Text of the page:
Go First’s Delhi-Guwahati flight diverted to Jaipur after windshield cracks

Scores of flights have been diverted owing to multiple technical snags in Indian carriers’ aircrafts during the last couple of days. Go First’s Delhi-Guwahati flight was diverted to Jaipur after the A320neo plane’s windshield cracked mid-air. This is the third incident of a technical glitch on a Go First aircraft in two days. A DGCA official said that the flight was diverted to Jaipur as weather in Delhi was not appropriate.

Earlier, on July 19, Go First`s Mumbai-Leh and Srinagar-Delhi flights faced technical glitches and both planes were grounded by the aviation regulator. Officials said that the DGCA was investigating the incidents and both the planes involved in engine snag incidents.

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Sources said that Civil Aviation Minister Jyotiraditya Scindia on July 18 told each airline to take all necessary steps that are needed to ramp up safety oversight.

The Directorate General of Civil Aviation (DGCA) is investigating all three incidents.

According to Go First’s website, the carrier has 57 planes in its fleet. There have been multiple technical malfunction incidents in planes flown by Indian carriers in the last one month. Consequently, between Sunday and Tuesday, Civil Aviation Minister Jyotiraditya Scindia held multiple meetings with airlines and officials from his ministry and DGCA to ensure safety oversight.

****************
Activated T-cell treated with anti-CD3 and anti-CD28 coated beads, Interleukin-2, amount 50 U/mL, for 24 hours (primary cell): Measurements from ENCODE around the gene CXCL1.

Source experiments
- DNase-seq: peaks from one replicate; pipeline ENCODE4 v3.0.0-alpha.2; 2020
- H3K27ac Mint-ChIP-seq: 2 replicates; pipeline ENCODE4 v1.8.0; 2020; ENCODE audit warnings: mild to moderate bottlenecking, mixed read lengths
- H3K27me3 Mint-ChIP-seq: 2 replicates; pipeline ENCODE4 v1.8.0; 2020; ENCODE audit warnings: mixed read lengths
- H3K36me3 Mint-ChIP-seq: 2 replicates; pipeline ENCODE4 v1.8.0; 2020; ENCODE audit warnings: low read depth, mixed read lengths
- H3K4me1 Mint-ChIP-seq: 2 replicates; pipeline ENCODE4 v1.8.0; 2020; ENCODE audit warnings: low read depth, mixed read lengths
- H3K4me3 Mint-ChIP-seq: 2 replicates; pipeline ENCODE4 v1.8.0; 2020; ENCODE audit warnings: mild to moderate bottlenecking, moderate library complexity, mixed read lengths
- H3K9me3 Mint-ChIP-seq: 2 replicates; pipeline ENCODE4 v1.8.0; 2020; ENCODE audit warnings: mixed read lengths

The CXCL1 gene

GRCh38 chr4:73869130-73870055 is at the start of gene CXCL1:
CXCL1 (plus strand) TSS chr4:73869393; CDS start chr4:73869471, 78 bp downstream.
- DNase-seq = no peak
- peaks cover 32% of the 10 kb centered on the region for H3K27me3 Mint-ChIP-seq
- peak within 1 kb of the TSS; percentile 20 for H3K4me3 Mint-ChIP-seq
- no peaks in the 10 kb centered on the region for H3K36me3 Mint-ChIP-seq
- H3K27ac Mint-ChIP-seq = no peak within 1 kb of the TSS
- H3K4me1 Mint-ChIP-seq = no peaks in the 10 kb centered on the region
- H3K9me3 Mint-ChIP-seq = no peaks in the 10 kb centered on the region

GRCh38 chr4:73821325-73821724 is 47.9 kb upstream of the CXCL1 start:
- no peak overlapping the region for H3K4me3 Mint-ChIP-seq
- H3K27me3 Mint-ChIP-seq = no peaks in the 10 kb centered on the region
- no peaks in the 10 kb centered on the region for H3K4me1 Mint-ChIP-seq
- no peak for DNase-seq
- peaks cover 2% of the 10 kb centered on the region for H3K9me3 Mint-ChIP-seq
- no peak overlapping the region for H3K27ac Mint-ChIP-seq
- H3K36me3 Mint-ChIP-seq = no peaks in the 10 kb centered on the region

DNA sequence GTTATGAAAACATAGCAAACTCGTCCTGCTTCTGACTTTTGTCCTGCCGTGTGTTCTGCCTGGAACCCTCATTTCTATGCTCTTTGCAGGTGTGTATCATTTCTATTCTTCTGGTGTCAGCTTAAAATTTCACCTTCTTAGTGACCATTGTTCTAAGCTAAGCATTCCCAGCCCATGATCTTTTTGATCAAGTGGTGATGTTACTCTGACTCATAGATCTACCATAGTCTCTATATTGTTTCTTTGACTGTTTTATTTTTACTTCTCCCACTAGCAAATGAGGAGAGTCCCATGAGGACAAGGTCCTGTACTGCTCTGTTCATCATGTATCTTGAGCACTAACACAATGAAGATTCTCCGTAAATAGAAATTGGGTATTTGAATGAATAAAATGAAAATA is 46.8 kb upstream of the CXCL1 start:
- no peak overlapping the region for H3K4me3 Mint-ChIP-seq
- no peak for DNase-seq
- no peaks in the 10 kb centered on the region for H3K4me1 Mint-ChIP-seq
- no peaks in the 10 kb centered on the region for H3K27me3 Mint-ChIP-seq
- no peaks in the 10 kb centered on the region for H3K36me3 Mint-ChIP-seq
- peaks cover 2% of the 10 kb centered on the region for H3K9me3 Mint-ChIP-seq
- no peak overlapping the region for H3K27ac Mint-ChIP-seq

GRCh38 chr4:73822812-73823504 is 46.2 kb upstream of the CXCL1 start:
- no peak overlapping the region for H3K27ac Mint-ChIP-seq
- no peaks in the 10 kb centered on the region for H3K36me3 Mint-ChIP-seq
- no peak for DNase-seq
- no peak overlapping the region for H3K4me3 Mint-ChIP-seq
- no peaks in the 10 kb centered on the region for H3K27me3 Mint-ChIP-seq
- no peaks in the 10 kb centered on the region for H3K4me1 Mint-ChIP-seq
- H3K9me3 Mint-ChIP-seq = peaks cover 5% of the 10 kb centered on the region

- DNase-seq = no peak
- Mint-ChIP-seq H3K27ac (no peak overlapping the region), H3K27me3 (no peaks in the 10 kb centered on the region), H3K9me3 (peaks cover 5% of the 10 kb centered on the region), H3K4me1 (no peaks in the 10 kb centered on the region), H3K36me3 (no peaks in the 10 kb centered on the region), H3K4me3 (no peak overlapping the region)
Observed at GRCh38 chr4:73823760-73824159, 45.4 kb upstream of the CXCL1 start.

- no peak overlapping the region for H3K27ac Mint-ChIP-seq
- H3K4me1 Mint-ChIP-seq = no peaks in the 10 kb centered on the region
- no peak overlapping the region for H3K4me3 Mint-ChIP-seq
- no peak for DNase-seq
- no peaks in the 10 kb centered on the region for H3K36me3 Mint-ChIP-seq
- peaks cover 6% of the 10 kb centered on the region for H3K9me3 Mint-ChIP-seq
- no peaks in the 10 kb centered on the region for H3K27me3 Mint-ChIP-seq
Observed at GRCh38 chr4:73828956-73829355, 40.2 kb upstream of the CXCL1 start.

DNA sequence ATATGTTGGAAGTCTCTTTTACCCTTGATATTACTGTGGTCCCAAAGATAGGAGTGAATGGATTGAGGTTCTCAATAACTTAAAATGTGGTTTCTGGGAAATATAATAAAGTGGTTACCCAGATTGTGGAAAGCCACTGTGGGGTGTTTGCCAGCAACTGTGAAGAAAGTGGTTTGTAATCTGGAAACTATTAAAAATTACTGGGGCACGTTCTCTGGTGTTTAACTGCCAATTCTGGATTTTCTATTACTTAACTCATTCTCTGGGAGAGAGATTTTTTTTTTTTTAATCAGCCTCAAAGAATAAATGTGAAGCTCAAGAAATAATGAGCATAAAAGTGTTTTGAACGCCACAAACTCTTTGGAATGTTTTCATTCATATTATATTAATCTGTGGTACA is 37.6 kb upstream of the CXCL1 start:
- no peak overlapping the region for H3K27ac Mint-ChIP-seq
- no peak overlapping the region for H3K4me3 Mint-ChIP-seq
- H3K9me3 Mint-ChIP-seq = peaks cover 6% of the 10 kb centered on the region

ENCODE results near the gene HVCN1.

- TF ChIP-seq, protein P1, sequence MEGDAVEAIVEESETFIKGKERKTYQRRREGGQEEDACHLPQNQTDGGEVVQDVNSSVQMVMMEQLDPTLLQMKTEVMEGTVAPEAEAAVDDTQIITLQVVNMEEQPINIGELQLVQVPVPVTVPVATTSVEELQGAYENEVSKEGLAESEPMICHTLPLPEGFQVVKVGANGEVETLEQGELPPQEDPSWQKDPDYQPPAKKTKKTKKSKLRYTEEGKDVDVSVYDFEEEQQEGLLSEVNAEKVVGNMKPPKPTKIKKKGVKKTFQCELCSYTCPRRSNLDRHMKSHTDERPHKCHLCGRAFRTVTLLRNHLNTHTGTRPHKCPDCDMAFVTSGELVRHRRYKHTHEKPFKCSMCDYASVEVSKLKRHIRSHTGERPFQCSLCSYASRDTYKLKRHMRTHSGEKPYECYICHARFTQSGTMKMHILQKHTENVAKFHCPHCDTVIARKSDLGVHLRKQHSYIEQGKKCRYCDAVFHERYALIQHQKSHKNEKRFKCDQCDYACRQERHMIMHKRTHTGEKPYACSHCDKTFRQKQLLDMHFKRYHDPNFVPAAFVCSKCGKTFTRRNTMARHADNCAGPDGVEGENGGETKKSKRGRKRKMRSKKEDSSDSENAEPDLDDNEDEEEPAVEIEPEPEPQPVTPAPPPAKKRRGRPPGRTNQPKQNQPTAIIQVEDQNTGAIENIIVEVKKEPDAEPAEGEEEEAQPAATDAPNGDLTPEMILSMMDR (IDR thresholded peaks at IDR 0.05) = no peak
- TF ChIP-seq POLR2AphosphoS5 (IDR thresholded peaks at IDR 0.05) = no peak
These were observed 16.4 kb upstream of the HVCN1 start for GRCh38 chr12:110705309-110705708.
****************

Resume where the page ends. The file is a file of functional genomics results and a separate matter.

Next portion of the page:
The DGCA had on Monday said it conducted spot checks and found that an insufficient number of engineering personnel were certifying planes of various carriers before take-off.

Before each departure, an aircraft is checked and certified by an aircraft maintenance engineer (AME).

The DGCA has now issued guidelines for airlines on the deployment of qualified AMEs and directed them to comply by July 28. The spot checks also found that AME teams of airlines are improperly identifying the “cause of a reported defect”, the DGCA order noted.

On July 17, IndiGo’s Sharjah-Hyderabad flight was diverted to Karachi as a precautionary measure after pilots observed a defect in one engine. On the night of July 16, the Calicut-Dubai flight of the Air India Express was diverted to Muscat after a burning smell was observed in the cabin mid-air.

A live bird was found in the cockpit of the Air India Express Bahrain-Kochi flight on July 15. SpiceJet is also under scanner these days. On July 6, the DGCA issued a show-cause notice to SpiceJet following at least eight incidents of technical malfunction in its aircraft since June 19. The DGCA is currently investigating all these incidents.

(With inputs from agencies)

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